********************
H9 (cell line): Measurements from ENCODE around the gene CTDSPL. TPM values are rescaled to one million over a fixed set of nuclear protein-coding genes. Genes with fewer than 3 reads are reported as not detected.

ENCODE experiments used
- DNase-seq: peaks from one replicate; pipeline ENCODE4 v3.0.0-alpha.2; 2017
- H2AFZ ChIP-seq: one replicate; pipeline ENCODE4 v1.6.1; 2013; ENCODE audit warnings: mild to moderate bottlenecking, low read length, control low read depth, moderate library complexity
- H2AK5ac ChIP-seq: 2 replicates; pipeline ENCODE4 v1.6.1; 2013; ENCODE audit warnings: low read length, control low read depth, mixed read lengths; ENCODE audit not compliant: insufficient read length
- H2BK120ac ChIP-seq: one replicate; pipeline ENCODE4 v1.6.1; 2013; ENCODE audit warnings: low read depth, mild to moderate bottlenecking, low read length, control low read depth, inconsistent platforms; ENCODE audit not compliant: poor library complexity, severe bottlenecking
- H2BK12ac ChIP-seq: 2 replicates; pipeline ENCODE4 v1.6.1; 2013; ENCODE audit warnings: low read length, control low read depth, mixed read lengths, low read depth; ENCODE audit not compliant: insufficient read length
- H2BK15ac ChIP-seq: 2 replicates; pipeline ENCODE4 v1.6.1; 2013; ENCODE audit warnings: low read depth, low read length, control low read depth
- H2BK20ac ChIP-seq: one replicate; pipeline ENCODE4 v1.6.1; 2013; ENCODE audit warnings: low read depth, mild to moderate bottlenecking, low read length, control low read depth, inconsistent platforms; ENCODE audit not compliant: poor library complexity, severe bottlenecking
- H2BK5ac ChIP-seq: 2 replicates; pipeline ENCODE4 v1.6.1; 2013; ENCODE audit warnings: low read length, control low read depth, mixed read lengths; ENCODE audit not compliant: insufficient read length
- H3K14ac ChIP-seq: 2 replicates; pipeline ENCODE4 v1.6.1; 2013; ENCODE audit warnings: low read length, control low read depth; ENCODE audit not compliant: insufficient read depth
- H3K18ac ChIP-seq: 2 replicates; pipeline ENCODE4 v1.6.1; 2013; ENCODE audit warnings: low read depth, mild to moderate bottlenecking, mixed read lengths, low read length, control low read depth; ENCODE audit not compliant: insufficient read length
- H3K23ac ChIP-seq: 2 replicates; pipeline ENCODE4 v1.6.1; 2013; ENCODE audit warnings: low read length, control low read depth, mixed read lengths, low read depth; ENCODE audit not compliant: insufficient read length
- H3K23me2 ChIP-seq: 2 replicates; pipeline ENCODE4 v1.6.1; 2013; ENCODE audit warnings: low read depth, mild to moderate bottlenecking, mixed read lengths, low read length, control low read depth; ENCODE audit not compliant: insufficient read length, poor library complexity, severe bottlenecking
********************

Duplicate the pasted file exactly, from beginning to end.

H9 (cell line): Measurements from ENCODE around the gene CTDSPL. TPM values are rescaled to one million over a fixed set of nuclear protein-coding genes. Genes with fewer than 3 reads are reported as not detected.

ENCODE experiments used
- DNase-seq: peaks from one replicate; pipeline ENCODE4 v3.0.0-alpha.2; 2017
- H2AFZ ChIP-seq: one replicate; pipeline ENCODE4 v1.6.1; 2013; ENCODE audit warnings: mild to moderate bottlenecking, low read length, control low read depth, moderate library complexity
- H2AK5ac ChIP-seq: 2 replicates; pipeline ENCODE4 v1.6.1; 2013; ENCODE audit warnings: low read length, control low read depth, mixed read lengths; ENCODE audit not compliant: insufficient read length
- H2BK120ac ChIP-seq: one replicate; pipeline ENCODE4 v1.6.1; 2013; ENCODE audit warnings: low read depth, mild to moderate bottlenecking, low read length, control low read depth, inconsistent platforms; ENCODE audit not compliant: poor library complexity, severe bottlenecking
- H2BK12ac ChIP-seq: 2 replicates; pipeline ENCODE4 v1.6.1; 2013; ENCODE audit warnings: low read length, control low read depth, mixed read lengths, low read depth; ENCODE audit not compliant: insufficient read length
- H2BK15ac ChIP-seq: 2 replicates; pipeline ENCODE4 v1.6.1; 2013; ENCODE audit warnings: low read depth, low read length, control low read depth
- H2BK20ac ChIP-seq: one replicate; pipeline ENCODE4 v1.6.1; 2013; ENCODE audit warnings: low read depth, mild to moderate bottlenecking, low read length, control low read depth, inconsistent platforms; ENCODE audit not compliant: poor library complexity, severe bottlenecking
- H2BK5ac ChIP-seq: 2 replicates; pipeline ENCODE4 v1.6.1; 2013; ENCODE audit warnings: low read length, control low read depth, mixed read lengths; ENCODE audit not compliant: insufficient read length
- H3K14ac ChIP-seq: 2 replicates; pipeline ENCODE4 v1.6.1; 2013; ENCODE audit warnings: low read length, control low read depth; ENCODE audit not compliant: insufficient read depth
- H3K18ac ChIP-seq: 2 replicates; pipeline ENCODE4 v1.6.1; 2013; ENCODE audit warnings: low read depth, mild to moderate bottlenecking, mixed read lengths, low read length, control low read depth; ENCODE audit not compliant: insufficient read length
- H3K23ac ChIP-seq: 2 replicates; pipeline ENCODE4 v1.6.1; 2013; ENCODE audit warnings: low read length, control low read depth, mixed read lengths, low read depth; ENCODE audit not compliant: insufficient read length
- H3K23me2 ChIP-seq: 2 replicates; pipeline ENCODE4 v1.6.1; 2013; ENCODE audit warnings: low read depth, mild to moderate bottlenecking, mixed read lengths, low read length, control low read depth; ENCODE audit not compliant: insufficient read length, poor library complexity, severe bottlenecking